Daniel Scarpinato of the morning daily tells us that business leaders who visited the Capitol yesterday had one big request for state lawmakers: Cut the state property tax permanently.
The tax, which was suspended for three years as part of a bad budget deal cut between Gov. Janet Napolitano and Republican lawmakers, is set to return this year. You might think, given that the state is facing a shortfall of somewhere around $3 billion (if you count this year and the upcoming fiscal year), that the state could use another $250 million, which is what the tax would bring in.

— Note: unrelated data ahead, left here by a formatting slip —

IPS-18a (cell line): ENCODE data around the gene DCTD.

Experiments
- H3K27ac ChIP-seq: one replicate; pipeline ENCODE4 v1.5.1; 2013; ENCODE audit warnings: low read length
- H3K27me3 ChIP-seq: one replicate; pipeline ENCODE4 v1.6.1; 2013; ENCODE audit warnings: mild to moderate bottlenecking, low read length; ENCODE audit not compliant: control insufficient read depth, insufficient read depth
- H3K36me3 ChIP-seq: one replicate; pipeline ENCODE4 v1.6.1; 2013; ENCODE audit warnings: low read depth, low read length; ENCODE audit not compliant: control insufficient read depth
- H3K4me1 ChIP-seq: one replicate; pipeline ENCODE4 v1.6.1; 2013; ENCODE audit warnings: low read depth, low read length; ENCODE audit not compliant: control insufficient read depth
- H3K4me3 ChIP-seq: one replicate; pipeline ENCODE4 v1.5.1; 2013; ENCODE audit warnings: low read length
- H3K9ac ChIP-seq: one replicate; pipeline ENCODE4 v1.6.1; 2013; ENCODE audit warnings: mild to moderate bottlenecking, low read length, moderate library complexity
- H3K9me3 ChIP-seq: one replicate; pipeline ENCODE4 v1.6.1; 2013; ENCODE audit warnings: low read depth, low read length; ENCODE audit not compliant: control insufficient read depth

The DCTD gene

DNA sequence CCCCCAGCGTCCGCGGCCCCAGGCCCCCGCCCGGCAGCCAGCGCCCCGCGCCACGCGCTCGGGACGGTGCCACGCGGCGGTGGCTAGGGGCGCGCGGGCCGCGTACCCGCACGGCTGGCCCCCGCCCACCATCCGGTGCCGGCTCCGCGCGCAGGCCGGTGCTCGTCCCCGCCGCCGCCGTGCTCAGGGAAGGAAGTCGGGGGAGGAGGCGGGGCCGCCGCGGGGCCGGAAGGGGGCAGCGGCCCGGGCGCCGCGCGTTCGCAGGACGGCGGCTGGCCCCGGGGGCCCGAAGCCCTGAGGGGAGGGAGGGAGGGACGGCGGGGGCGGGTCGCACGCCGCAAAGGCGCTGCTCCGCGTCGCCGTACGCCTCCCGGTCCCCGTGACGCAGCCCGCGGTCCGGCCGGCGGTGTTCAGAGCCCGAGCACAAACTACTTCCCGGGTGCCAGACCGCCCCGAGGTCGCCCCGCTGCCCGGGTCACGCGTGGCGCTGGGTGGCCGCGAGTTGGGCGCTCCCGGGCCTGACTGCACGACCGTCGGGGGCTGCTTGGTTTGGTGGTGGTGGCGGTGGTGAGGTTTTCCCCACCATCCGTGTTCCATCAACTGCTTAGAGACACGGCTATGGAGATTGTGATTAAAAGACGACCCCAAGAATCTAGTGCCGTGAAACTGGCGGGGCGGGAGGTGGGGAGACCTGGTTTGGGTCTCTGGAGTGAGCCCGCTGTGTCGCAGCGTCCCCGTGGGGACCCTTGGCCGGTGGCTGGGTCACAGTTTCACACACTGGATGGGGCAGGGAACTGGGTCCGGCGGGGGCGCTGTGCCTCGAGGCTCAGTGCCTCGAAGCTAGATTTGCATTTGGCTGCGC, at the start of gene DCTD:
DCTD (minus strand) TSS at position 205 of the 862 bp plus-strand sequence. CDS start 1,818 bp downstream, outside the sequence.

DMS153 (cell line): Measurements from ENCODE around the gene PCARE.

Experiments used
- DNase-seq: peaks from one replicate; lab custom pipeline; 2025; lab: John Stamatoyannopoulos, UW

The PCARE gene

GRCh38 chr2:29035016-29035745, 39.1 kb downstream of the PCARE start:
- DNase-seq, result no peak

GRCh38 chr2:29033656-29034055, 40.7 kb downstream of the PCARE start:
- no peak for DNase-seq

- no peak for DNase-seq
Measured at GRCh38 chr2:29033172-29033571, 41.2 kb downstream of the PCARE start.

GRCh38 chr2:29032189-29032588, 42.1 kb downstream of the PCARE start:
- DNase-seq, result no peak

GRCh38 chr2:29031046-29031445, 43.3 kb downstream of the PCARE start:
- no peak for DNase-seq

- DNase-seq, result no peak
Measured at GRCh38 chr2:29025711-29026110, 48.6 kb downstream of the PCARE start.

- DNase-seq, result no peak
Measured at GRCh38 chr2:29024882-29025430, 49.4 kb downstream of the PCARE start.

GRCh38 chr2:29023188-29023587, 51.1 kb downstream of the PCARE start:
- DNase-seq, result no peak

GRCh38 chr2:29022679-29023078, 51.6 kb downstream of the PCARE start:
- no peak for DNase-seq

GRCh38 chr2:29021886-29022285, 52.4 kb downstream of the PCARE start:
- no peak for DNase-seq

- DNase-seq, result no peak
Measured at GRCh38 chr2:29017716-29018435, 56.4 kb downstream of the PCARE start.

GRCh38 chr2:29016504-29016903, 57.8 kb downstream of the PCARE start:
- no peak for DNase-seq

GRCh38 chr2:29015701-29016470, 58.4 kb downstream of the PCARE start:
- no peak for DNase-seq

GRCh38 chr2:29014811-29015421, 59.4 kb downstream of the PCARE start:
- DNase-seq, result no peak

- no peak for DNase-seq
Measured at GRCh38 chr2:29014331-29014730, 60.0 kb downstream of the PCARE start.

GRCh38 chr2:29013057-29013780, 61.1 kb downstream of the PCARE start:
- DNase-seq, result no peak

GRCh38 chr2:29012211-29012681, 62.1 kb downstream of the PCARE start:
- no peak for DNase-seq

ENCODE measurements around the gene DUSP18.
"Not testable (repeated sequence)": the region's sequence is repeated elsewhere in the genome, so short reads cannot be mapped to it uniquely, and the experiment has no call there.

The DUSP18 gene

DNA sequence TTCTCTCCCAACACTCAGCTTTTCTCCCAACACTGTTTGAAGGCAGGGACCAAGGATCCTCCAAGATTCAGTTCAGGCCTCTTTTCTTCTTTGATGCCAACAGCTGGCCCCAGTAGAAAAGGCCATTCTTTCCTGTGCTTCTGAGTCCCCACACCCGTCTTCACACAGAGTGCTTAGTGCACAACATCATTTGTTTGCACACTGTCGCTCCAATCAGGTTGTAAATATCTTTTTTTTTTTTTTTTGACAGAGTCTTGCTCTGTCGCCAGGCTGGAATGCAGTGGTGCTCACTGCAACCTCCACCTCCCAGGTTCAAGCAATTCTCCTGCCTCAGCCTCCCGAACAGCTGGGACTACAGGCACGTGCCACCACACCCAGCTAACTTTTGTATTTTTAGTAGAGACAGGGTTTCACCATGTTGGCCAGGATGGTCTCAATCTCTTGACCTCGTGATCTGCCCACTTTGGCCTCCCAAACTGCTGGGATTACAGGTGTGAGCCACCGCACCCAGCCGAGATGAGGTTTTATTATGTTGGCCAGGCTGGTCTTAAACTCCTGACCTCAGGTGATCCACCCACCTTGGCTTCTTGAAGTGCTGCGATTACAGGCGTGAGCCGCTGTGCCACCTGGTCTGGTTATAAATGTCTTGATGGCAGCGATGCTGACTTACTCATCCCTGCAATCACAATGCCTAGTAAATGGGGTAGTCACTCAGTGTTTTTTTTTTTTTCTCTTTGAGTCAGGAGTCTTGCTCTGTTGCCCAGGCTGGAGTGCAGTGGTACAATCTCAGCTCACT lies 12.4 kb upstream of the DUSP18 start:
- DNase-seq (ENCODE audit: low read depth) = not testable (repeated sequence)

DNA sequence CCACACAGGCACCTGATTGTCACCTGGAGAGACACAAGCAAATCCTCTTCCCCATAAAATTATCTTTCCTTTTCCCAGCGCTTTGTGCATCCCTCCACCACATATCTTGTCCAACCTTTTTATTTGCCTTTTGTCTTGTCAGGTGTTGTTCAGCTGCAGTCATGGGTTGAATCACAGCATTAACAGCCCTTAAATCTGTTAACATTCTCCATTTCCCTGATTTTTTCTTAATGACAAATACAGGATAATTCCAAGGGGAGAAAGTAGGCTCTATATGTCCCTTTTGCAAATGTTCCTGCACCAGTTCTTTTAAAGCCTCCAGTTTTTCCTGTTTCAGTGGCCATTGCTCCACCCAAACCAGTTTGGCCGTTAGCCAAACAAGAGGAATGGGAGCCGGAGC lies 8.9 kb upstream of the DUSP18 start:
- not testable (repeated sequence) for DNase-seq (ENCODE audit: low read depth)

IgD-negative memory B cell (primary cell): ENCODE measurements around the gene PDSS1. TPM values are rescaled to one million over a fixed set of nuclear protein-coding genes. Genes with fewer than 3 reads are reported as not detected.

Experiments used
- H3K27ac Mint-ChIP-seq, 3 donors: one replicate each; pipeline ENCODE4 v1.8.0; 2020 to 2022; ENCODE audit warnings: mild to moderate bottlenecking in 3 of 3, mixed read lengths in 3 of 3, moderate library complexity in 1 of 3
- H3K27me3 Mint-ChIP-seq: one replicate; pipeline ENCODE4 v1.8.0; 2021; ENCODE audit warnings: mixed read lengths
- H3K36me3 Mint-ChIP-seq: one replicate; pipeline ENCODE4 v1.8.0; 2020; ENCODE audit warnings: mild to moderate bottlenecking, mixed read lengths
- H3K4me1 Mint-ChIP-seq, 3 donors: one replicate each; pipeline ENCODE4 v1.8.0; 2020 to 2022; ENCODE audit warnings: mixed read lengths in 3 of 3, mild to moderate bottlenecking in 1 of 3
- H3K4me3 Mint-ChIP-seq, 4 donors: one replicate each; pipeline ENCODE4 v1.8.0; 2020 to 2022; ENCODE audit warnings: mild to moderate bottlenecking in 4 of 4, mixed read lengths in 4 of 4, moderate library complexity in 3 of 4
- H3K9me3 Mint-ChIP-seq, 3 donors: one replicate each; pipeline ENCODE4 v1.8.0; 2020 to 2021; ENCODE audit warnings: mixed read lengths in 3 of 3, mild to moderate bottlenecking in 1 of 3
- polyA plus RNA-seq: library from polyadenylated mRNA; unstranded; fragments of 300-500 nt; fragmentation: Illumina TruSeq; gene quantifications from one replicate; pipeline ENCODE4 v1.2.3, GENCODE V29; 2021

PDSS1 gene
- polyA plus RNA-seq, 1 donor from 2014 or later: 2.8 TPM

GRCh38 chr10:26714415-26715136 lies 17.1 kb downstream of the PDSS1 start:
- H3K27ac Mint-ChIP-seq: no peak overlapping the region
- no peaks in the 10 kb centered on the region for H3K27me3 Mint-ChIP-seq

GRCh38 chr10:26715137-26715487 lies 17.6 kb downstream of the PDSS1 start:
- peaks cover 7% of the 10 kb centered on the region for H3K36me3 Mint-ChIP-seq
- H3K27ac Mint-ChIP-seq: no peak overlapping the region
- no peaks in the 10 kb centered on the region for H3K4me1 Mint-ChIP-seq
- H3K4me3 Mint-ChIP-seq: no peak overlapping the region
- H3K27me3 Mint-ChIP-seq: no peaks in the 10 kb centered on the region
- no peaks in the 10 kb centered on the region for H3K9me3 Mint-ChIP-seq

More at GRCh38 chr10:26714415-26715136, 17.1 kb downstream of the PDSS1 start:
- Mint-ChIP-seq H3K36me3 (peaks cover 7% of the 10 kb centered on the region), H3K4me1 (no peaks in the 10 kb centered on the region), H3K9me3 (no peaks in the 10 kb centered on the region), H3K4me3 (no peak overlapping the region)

But the GOP majority is convinced that by cutting the tax (which, by the way, costs the average homeowner less than $10 a month), they'll stimulate the economy. Sure. And that's why, after suspending the property tax and cutting income taxes by $500 million three years ago, the economy is performing so well. Oh, wait--we're on the verge of the greatest economic crisis since the Great Depression.
Is it possible that cutting taxes doesn't automatically spur the economy? Is it possible that raising taxes--strategically--can help the economy? It seems like the tax increases of the early 1990s put the United States on the path to a booming economy that left the federal government with a surplus (which was, of course, squandered by the Bush tax cuts, but I digress.)
At any rate, all the arguments in the world won't make a difference with this legislature. Tax cuts are an article of faith with them.